Dual amino acid-selective and site-directed stable-isotope labeling of the human c-Ha-Ras protein by cell-free synthesis

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Abstract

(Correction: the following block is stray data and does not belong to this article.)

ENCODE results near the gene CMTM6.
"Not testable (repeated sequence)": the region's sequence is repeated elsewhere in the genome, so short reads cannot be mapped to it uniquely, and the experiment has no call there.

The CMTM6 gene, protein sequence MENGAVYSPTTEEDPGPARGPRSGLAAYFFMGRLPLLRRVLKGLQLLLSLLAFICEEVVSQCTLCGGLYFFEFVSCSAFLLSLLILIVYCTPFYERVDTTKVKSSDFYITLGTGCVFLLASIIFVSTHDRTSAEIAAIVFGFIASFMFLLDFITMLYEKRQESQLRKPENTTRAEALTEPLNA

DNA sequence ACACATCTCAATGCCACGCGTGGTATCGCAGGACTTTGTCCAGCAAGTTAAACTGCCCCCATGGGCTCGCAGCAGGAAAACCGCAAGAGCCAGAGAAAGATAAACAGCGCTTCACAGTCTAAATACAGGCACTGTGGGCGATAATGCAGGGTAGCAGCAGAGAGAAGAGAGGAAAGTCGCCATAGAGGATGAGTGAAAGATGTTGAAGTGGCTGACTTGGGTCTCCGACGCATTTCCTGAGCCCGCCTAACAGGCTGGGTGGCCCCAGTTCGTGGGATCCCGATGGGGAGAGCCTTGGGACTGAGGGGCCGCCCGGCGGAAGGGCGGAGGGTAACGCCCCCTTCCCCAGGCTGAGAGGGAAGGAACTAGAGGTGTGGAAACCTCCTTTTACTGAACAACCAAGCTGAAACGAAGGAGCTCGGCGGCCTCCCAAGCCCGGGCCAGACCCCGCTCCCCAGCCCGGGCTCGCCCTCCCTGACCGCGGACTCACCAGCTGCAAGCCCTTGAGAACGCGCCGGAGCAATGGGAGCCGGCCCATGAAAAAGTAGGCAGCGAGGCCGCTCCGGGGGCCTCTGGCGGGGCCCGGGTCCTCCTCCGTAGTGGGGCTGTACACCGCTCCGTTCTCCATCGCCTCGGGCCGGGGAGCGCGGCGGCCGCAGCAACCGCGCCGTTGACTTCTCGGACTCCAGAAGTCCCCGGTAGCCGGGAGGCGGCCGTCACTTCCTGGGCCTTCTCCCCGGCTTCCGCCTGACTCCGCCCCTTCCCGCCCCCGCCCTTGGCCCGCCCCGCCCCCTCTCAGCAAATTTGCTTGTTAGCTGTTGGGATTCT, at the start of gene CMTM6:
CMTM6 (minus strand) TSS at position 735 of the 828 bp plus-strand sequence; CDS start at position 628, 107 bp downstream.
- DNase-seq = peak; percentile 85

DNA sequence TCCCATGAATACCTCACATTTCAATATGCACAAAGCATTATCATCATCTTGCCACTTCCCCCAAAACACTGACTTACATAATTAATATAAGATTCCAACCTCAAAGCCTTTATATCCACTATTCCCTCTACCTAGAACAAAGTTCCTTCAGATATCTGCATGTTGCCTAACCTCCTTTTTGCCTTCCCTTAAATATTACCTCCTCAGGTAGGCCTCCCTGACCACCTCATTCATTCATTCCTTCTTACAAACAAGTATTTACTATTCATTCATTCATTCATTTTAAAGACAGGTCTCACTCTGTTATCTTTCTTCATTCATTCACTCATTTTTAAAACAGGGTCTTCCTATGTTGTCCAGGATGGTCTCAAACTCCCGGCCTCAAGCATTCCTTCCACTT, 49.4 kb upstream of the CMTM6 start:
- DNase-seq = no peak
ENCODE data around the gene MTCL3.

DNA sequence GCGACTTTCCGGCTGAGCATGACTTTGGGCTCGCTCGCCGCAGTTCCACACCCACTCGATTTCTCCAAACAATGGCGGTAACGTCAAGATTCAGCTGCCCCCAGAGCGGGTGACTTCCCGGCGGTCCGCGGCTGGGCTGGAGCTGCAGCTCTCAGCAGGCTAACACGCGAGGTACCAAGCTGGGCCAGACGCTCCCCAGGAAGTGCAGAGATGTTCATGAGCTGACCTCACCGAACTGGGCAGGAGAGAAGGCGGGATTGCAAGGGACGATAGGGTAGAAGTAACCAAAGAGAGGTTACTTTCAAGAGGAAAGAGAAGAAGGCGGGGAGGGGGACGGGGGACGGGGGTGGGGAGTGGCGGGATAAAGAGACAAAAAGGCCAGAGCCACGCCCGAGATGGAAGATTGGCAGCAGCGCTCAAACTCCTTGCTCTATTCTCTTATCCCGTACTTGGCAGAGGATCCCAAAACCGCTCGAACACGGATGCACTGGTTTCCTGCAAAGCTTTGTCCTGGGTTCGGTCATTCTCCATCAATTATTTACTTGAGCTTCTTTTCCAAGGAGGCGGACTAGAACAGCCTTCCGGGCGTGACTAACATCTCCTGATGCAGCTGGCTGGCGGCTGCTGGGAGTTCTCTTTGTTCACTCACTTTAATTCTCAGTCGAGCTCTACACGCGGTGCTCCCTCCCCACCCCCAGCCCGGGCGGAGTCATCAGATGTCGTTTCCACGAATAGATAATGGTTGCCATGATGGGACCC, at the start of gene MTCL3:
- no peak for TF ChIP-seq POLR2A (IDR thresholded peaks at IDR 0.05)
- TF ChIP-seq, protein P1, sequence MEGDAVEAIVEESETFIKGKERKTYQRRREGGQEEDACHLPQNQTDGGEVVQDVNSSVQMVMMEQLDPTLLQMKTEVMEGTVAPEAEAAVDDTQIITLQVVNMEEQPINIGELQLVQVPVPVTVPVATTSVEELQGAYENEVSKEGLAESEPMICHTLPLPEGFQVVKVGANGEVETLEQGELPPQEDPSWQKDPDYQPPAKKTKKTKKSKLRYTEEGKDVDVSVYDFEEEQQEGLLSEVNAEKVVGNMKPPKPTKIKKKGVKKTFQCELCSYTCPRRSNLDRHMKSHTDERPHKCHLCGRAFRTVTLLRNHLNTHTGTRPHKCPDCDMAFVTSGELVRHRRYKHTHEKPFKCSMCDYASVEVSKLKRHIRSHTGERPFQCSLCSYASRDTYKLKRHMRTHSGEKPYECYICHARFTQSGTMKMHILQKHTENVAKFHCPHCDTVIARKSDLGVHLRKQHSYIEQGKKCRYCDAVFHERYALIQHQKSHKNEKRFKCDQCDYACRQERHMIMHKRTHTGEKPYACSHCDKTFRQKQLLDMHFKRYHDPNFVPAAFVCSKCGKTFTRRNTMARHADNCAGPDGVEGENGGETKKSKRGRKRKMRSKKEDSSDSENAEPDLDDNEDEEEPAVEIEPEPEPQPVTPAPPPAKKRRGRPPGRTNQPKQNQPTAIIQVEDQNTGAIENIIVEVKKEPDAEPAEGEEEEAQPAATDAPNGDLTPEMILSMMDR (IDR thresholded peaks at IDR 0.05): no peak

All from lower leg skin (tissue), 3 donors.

We developed two methods for stable-isotope labeling of proteins by cell-free synthesis. Firstly, we applied cell-free synthesis to the dual amino acid-selective 13C15N labeling method, originally developed for in vivo systems by Kainosho and co-workers. For this purpose, we took one of the advantages of a cell-free protein synthesis system; the amino acid-selective stable-isotope labeling is free of the isotope scrambling problem. The targets of selective observation were Thr35 and Ser39 in the ‘effector region’ (residues 32–40) of the Ras protein complexed with the Ras-binding domain of c-Raf-1 (Raf RBD) (the total molecular mass is about 30 kDa). Using a 15-mL Escherichia coli cell-free system, which was optimized to produce about 0.4 mg of Ras protein per 1-mL reaction, with 2 mg each of DL-[13C′]proline and L-[15N]threonine, we obtained about 6 mg of Ras protein. As the Pro–Thr sequence is unique in the Ras protein, the Thr35 cross peak of the Ras•Raf RBD complex was unambiguously identified by the 2D 1H–15N HNCO experiment. The Ser39 cross peak was similarly identified with the [13C′]Asp/[15N]Ser-selectively labeled Ras protein. There were no isotope scrambling problems in this study. Secondly, we have established a method for producing a milligram quantity of site-specifically stable-isotope labeled protein by a cell-free system involving amber suppression. The E. coli amber suppressor tRNATyrCUA (25 mg) was prepared by in vitro transcription with T7 RNA polymerase. We aminoacylated the tRNATyrCUA transcript with purified E. coli tyrosyl-tRNA synthetase, using 2 mg of l-[15N]tyrosine. In the gene encoding the Ras protein, the codon for Tyr32 was changed to an amber codon (TAG). This template DNA and the [15N]Tyr-tRNATyrCUA were reacted for 30 min in 30 mL of E. coli cell-free system. The subsequent purification yielded 2.2 mg of [15N]Tyr32-Ras protein. In the 1H–15N HSQC spectrum of the labeled Ras protein, only one cross peak was observed, which was unambiguously assigned to Tyr32.

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